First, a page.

How to Motivate Distributors to Collaborate With Suppliers
By: Emilio Macasaet III
“We are a local food and beverage manufacturing company. We sell our products through third party distributors for almost twenty years now. As the new sales manager, I am baffled why our distributors do not share information enough for us to develop a more customer-centric programs. They offer a host of reasons for not being collaborative. But I can sense they just do not trust us with those information. Kindly advise us how to influence or motivate our distributors to collaborate with us by sharing information and participating in our planning activities.” - John P.
A number of research literatures have emerged about the importance of collaboration and sharing of information amongst members in the supply chain. As a result, models continue to be developed to assess the effectiveness of collaboration and information sharing between the members of the supply chain especially in a supplier-distributor relationship. These research conclude that the efficiency of this dyadic partnership can significantly improve by developing long-term coordination and collaboration. Likewise, distributors who collaborate with their suppliers and customers, and share information and knowledge, tend to be more capable of competing effectively in the marketplace than those who do not.
Professors Va ?zquez-Casielles et al(2013) define strategic information as data processed and retained by distributors that have implications for companies’ long-term decision making. Moreover, this information is key to manufacturers (to carry out their market orientation) that employ indirect distribution channels and that need strategic information regarding customers, competitors and distributors’ strategic plans.
The professors further propose that there are two particular types of strategic information that the distributor may share with the manufacturer (i.e. external and internal strategic information). External strategic information includes data about customers (desired innovations, changes in sales systems, product quality improvement requirements) and competitors (price strategies, service improvements, developed innovations, potential competitors in the distributor’s commercial area) that have implications for companies’ long-term decision making. Internal strategic information refers to data processed and retained by distributors regarding the future planning of their activities (stock levels, assortment and price strategies, profit margins) and the future planning of customer segments (distributors’ key customers, new services provided, most valuable customers). The authors stressed that internal strategic information is of a more sensitive nature and distributors are less willing to share it.
The obvious lack of trust of distributors to share strategic information may be averted or minimized if suppliers institute structured measures and avoid opportunism. To augment the likelihood of collaboration, suppliers need to concentrate their efforts on the most relevant areas that minimize transaction costs and provide incentives to develop collaborative manufacturer-distributor relationships and create value for the customer. Here are some suggestions you may want to consider:
Be Market-Oriented.- Authors Kohli and Jaworski's (1990) define market orientation as the organization-wide generation of market intelligence pertaining to current and future customer needs, dissemination of the intelligence across departments, and organization-wide responsiveness to it. Market-oriented firms will generate and use information more to effectively and efficiently satisfy customer needs than will their less market-oriented counterparts. Distributors, according to research, will entrust their information to a more market-oriented supplier. Another similar research finding from Professors Siguaw, J.A. et al, (1998) reveal that a supplier's market-oriented behaviors, directly or indirectly, affect all the channel relationship factors examined from the distributor's perspective, specifically the distributor's market orientation, trust, cooperative norms, commitment, and satisfaction with financial performance.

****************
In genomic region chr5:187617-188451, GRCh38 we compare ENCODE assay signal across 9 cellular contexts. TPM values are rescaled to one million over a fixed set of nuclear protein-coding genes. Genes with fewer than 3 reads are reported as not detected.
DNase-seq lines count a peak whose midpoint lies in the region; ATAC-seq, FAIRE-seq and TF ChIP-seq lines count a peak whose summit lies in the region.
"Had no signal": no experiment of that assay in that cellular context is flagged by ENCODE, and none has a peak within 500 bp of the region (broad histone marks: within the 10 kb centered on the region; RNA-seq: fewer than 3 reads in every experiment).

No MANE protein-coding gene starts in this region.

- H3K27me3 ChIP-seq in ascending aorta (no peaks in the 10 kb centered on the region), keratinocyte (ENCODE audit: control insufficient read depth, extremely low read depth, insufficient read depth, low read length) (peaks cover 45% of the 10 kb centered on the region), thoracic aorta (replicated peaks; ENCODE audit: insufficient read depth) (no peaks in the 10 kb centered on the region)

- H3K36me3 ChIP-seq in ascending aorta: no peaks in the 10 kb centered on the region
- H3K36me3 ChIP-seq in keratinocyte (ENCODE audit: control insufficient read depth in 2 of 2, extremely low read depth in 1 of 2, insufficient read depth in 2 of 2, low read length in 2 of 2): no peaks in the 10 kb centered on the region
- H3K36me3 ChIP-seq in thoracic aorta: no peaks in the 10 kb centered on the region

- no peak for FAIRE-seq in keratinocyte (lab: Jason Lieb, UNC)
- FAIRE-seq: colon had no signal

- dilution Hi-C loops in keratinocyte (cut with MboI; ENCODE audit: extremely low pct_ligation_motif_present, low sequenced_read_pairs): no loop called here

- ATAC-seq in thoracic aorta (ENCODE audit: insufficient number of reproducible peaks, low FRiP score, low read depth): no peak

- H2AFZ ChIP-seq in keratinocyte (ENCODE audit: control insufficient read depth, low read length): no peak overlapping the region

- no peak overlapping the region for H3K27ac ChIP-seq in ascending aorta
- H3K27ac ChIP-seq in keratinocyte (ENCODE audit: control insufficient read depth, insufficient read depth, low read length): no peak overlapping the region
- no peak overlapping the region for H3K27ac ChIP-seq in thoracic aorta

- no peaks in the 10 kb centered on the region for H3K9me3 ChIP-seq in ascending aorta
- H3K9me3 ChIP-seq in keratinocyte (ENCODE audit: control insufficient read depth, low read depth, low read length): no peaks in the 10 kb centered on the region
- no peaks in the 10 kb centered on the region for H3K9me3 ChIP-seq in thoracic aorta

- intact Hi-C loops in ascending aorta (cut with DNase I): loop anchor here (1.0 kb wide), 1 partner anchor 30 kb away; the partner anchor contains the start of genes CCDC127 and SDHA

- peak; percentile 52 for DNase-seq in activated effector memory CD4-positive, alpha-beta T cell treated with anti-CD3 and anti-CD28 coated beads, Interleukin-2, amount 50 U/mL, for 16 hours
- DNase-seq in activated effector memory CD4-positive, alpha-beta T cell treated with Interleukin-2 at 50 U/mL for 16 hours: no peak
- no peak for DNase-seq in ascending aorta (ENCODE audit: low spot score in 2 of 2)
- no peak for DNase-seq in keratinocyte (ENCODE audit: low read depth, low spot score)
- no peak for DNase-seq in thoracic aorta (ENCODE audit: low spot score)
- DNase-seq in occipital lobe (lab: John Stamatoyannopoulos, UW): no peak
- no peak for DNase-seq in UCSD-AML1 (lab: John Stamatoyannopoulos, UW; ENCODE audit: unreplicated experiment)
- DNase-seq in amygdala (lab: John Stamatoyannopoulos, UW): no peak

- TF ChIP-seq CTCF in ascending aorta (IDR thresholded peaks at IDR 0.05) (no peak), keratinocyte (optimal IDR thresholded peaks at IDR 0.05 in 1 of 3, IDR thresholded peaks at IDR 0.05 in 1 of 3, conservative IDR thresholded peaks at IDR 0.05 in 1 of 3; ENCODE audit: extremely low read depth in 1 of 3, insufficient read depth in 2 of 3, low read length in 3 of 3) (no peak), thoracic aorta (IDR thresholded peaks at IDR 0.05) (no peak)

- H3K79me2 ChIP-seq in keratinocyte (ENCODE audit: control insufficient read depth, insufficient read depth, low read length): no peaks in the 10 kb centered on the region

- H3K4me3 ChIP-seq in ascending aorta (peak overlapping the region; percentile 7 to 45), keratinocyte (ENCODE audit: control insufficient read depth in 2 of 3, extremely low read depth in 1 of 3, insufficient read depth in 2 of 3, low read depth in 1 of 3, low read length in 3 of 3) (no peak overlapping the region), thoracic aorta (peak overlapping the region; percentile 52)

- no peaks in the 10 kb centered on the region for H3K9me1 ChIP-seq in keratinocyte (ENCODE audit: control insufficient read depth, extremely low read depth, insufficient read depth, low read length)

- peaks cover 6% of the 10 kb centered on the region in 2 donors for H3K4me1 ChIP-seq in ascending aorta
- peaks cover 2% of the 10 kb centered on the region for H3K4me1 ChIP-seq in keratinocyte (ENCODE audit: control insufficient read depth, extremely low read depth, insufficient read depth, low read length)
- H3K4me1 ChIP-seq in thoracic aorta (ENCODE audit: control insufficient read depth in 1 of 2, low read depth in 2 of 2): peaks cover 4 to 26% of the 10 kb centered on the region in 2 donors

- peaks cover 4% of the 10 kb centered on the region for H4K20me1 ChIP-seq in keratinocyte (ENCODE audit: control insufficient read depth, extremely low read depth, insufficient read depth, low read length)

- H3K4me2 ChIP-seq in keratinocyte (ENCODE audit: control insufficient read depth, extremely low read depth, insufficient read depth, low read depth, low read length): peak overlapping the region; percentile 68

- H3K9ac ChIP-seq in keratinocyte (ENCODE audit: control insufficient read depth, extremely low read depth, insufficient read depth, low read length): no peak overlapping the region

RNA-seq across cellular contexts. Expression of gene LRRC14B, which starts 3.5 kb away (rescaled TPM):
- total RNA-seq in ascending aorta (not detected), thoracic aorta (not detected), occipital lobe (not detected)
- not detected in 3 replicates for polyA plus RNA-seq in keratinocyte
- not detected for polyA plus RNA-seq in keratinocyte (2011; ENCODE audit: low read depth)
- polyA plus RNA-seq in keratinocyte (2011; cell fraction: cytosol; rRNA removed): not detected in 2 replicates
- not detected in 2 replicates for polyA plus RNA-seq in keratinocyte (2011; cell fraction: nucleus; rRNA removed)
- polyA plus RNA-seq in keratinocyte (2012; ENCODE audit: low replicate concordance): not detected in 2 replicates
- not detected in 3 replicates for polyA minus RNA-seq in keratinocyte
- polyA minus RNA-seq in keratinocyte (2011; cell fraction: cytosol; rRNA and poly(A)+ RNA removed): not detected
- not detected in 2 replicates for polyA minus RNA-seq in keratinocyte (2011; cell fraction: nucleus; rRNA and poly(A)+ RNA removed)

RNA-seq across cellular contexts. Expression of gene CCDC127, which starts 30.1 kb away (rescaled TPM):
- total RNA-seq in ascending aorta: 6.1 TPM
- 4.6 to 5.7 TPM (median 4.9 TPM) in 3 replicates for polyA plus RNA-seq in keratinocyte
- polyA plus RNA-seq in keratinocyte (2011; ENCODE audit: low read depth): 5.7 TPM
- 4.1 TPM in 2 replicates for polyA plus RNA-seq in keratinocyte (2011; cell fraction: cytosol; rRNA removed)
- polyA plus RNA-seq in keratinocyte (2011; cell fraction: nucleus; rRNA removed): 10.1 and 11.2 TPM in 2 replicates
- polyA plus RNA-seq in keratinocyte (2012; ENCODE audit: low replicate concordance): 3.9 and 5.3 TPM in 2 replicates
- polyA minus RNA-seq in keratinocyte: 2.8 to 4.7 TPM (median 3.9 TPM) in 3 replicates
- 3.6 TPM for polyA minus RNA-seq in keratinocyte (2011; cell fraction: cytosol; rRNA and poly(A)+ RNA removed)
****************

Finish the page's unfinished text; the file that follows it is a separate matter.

Include Information Sharing in the Distributorship Contract. - It is now common practice for suppliers to include in the distributor contract the responsibility of providing certain types of strategic information. Some of my suppliers in my distribution company pay me 1% to 2% of monthly gross sales invoice every time our company submits accurate and timely monthly sales reports.  Other suppliers even invest in platforms to electronically link the information system of distributors to their own system for real time information and analysis.
DevelopShared Norms. - Wikipedia defines shared norms as “informal understandings that govern the behavior of members of a society. In other words, norms are regarded to exist as collective representations of acceptable group conduct as well as individual perceptions of particular group conduct.” The shared norms, which focus primarily on long-term outcomes rather than short-term gains, may be established jointly during a formal meeting presided by management from both parties. There are written shared norms similar to a ’10 commandments of good relationships’ posted on office walls of distributors to remind them of that pact they hold with their suppliers.
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Emilio Macasaet III is a Partner and the Chief Distribution Strategist of Mansmith and Fielders, Inc., the only advocacy-based training and consultancy firm focused on marketing, sales, strategy and innovation. For feedback, write to
mentors@mansmith.netor log on to, for more information.